A small, overcrowded tank can lead to fish diseases, insufficient oxygen, and other ember complications.
Here are my fish stocking recommendations for embers and bettas:
|Tank size in gallons||Number of tetra and betta|
|5||Too small to keep both fish|
|15||1 betta, 6 ember tetras|
|25||1 betta, 15 ember tetras|
|35||1 betta, 25 ember tetras|
|55||1 betta, 45 ember tetras|
A 5-gallon tank is too small for ember tetras and betta fish. You can only keep one fish species inside a five-gallon tank. Choose to keep one betta fish or three ember tetras.
Otherwise, a 5-gallon tank cannot provide sufficient oxygen, space for plants, and swimming space for the fish. I don’t recommend a 5-gallon tank size if you want to keep ember tetras and betta together.
A 15-gallon tank is the minimum tank size for keeping betta fish and ember tetras together. A 15-gallon tank can accommodate one betta fish and up to six ember tetras. The tank should be long to provide a large surface area for the fish.
Bettas are usually surface feeders; they swim, dwell, and sometimes breathe at the tank’s surface. On the other hand, ember tetras are middle tank dwellers. They are also active swimmers who love playing in the aquarium.
Adult ember tetras grow approximately an inch. You will not necessarily need a bigger tank unless you are breeding them. A 25-gallon tank is big enough to keep a single betta fish and up to 15 ember tetras.
The tank is also spacious enough to accommodate live or artificial decorative plants and substrates. Your betta fish and ember tetras will have more feeding, hiding, and breeding spaces inside a 25-gallon fish tank.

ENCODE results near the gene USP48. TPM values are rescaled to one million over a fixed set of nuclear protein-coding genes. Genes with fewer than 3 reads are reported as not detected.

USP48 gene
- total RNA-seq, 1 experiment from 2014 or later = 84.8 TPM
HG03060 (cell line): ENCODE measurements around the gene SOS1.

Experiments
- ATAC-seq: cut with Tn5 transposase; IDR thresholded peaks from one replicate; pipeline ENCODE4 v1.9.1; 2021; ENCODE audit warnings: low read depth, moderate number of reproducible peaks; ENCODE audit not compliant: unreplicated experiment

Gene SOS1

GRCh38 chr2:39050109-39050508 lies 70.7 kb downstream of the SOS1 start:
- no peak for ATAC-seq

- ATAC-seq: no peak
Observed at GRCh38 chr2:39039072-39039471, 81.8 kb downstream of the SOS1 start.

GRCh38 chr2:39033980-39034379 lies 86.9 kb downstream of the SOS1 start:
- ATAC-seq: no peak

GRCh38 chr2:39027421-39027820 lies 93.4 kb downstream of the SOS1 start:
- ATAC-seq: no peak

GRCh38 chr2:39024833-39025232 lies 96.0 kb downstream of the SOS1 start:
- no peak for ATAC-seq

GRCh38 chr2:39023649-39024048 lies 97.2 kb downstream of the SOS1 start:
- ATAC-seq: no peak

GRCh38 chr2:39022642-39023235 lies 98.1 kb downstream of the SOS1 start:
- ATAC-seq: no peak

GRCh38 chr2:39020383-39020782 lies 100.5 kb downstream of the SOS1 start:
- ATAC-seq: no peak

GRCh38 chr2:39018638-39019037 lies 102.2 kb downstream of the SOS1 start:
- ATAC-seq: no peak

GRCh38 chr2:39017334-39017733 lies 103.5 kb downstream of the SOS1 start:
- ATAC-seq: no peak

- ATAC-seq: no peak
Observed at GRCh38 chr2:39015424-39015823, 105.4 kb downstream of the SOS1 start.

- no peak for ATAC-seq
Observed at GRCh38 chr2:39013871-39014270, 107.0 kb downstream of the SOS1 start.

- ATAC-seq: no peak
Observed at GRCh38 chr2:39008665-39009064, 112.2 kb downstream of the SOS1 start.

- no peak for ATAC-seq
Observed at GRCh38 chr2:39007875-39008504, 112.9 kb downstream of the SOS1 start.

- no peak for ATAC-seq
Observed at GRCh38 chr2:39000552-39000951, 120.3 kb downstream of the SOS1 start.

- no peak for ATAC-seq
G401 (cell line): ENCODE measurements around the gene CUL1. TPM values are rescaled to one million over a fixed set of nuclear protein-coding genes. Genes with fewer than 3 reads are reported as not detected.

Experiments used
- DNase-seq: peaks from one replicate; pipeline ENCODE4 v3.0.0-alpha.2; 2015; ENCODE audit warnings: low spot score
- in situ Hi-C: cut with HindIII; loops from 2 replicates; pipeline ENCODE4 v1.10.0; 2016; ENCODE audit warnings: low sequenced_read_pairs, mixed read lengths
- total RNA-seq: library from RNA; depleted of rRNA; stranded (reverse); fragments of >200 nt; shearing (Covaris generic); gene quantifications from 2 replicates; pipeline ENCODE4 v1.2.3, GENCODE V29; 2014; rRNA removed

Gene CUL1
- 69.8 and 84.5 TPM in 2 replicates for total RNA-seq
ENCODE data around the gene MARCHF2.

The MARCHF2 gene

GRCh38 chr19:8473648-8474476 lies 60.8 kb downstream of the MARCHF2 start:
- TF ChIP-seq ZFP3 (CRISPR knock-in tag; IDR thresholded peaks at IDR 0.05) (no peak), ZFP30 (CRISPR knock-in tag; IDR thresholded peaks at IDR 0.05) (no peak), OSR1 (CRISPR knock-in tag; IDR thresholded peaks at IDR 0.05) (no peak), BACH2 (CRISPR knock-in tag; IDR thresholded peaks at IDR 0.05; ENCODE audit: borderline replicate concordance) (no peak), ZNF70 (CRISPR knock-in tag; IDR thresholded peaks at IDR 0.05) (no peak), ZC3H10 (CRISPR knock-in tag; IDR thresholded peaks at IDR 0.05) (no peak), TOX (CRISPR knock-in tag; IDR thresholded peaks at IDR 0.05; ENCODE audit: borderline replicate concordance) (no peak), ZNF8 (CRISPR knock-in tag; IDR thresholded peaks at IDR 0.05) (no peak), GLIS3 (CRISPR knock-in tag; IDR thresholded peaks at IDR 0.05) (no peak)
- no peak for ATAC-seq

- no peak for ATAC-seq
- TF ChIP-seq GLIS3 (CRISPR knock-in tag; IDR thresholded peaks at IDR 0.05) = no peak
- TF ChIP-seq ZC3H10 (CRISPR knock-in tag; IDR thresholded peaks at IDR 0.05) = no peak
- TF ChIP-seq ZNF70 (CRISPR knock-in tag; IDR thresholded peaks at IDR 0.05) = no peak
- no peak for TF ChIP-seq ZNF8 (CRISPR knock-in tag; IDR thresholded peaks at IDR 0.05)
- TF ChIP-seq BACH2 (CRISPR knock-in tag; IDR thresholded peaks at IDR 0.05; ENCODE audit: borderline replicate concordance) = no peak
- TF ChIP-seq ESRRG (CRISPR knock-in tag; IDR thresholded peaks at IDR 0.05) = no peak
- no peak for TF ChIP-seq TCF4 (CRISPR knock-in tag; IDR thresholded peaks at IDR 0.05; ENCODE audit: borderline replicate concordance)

Keep one betta and up to 25 ember tetras in a 35-gallon fish tank. A 35-gallon tank also allows you to add plants, rocks, and pebbles inside your aquarium without significantly impacting the fish and their territories.
A 55-gallon can accommodate one betta fish and close to 45 ember tetras. Because it is heavy, a 55-gallon aquarium requires proper handling.
Will ember tetras nip betta?
Ember tetras have small bodies that make them less aggressive. It is rare for ember tetras to nip bettas, but when you find them nipping, your tank is overcrowded, or the fish are starving.
Ember tetras can nip betta fish out of shyness and for self-defense but not necessarily for food. That happens especially when ember tetras are fewer than betta fish in the aquarium.
To discourage fin nipping, increase the number of ember tetras in the tank. That will increase their confidence, and they will not shy away from the betta fish or feel the urge for defense.
How to introduce ember tetras into a betta tank
It is easy to cause tension and stress to your fish if you do not take great care when introducing embers into a betta tank.
Here are my guidelines for introducing ember tetras safely into a bettas tank:
- Keep the ember tetras in quarantine for 2-3 weeks. It enables you to observe their behavior. If they are sick, treat them first and ensure they are healthy before putting them in the main tank with your bettas.
- Ensure the water used in the quarantine tank is similar to that in the main tank. These will familiarize the ember tetras with the water they will live in.
- Ensure the tank has enough plant decorations and logs. To accommodate the fish and the decorations, use a 25-gallon tank to provide the most suitable environment.
- Observe the ember tetras and betta fish behavior every day for a month and see if they have adapted to each other and if they are living peacefully.
Here’s how to care for ember tetras and betta fish as tank mates.
- Clean the tank weekly and remove food leftovers to avoid toxins buildup.
- Change 50% of the aquarium water once every two weeks
- Clean the plants and other decorations inside your tank weekly to keep them clean and free from germs.
- Ensure your aquarium decorations and substrates do not have sharp edges that might injure the fish.
- Carter, K. (2020). Betta Fish Care in a Community Tank. Betta Fish Rescue Organization.